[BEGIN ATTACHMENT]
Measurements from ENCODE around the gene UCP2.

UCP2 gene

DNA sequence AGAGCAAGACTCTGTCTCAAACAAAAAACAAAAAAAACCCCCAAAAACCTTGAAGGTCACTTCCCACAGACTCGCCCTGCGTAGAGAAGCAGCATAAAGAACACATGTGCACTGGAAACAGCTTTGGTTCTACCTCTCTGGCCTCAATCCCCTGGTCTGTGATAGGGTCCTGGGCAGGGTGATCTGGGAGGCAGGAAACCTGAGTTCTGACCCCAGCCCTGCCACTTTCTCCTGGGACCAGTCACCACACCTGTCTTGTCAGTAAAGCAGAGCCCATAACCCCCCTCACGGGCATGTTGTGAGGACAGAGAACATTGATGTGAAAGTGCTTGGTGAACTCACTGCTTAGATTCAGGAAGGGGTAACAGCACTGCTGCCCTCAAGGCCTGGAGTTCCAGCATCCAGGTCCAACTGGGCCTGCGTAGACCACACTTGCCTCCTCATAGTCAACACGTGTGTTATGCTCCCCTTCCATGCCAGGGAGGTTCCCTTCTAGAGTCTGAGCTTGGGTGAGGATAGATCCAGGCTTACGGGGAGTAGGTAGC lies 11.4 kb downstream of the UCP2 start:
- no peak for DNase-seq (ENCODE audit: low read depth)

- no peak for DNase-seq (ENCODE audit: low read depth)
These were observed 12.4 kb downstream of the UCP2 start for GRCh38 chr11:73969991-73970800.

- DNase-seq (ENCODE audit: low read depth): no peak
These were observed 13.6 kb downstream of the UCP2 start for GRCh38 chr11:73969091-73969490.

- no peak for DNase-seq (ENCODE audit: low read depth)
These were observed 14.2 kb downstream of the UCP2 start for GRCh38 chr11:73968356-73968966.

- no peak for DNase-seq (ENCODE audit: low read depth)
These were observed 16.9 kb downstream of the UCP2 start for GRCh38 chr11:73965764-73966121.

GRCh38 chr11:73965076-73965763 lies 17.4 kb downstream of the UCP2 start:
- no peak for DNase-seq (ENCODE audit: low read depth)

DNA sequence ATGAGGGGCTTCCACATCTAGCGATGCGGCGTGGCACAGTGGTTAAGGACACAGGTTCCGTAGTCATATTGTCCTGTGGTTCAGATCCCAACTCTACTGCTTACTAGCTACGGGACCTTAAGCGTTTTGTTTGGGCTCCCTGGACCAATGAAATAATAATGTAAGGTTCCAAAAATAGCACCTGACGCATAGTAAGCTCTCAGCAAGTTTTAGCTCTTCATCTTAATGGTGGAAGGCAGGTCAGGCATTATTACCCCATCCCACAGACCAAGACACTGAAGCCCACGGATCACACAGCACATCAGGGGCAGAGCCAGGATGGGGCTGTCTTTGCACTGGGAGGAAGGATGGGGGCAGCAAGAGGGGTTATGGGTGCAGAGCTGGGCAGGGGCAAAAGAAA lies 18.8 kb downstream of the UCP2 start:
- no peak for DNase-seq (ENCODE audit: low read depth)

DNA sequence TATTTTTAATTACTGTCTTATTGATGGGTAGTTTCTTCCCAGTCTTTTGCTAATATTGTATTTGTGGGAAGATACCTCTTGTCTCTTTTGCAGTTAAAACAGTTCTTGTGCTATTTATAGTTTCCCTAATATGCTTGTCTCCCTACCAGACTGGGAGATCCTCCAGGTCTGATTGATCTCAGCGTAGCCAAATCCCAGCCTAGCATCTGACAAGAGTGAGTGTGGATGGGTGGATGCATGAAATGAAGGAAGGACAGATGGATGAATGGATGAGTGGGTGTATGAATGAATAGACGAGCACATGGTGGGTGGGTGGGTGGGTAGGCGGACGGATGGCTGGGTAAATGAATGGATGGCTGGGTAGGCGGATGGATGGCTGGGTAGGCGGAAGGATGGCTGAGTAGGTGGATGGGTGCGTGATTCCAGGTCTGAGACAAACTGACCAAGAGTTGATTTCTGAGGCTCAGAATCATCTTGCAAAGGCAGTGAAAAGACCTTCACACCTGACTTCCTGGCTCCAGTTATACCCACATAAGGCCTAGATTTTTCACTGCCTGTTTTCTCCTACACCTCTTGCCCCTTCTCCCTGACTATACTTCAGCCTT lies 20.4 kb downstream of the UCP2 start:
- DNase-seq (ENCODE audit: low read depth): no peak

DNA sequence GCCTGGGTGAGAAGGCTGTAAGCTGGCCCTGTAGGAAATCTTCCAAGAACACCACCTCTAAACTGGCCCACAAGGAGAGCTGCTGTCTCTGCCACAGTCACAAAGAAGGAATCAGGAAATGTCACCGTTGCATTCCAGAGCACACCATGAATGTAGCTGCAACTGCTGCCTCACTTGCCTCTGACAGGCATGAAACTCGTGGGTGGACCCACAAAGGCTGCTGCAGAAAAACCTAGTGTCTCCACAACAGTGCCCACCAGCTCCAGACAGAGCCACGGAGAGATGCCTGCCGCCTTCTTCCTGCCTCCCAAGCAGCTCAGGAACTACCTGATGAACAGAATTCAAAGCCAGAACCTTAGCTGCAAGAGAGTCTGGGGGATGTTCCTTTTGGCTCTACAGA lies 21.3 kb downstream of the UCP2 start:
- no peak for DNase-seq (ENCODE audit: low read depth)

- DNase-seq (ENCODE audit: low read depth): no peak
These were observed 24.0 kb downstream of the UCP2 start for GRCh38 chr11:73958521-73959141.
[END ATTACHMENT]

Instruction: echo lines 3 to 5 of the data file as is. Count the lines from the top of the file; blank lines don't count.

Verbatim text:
DNA sequence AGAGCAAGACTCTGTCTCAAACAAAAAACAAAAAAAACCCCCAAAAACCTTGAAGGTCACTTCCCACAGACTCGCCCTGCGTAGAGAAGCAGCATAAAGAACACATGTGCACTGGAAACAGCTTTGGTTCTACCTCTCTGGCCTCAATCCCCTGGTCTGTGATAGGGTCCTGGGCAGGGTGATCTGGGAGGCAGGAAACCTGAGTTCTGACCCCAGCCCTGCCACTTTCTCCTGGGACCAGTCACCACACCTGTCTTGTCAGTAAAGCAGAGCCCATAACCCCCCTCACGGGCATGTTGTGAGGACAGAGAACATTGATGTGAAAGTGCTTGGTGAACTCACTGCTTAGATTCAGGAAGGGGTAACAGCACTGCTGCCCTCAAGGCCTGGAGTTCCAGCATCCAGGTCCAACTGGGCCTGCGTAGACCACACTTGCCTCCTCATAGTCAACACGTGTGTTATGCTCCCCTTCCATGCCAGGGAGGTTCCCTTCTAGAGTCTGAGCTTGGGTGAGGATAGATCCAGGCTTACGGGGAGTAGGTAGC lies 11.4 kb downstream of the UCP2 start:
- no peak for DNase-seq (ENCODE audit: low read depth)

- no peak for DNase-seq (ENCODE audit: low read depth)